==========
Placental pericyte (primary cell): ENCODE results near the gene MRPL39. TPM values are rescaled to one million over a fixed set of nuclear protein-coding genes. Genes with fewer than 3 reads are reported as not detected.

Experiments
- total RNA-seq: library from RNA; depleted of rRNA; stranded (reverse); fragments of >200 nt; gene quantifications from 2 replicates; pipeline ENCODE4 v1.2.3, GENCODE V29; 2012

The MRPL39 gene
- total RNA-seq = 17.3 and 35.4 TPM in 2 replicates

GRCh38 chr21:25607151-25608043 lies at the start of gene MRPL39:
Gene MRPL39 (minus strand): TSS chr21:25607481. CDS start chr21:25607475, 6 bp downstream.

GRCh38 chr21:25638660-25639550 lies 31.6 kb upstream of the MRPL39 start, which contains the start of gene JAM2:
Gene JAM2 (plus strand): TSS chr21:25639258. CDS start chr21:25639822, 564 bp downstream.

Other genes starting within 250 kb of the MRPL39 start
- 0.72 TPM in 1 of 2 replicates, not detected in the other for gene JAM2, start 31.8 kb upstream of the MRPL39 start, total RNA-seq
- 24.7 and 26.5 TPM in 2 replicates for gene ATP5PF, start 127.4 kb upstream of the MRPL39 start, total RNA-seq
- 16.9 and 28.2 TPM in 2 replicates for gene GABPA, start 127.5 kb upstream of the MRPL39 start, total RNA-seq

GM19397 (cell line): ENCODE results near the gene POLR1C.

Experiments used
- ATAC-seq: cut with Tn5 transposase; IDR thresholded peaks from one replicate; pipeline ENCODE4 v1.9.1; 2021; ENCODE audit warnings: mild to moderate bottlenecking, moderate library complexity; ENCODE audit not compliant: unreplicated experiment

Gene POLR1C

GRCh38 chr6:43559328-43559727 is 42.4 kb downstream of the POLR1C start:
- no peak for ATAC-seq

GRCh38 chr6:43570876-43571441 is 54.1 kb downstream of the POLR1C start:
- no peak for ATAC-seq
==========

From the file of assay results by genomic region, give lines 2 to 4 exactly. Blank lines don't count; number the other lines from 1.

Experiments
- total RNA-seq: library from RNA; depleted of rRNA; stranded (reverse); fragments of >200 nt; gene quantifications from 2 replicates; pipeline ENCODE4 v1.2.3, GENCODE V29; 2012

The MRPL39 gene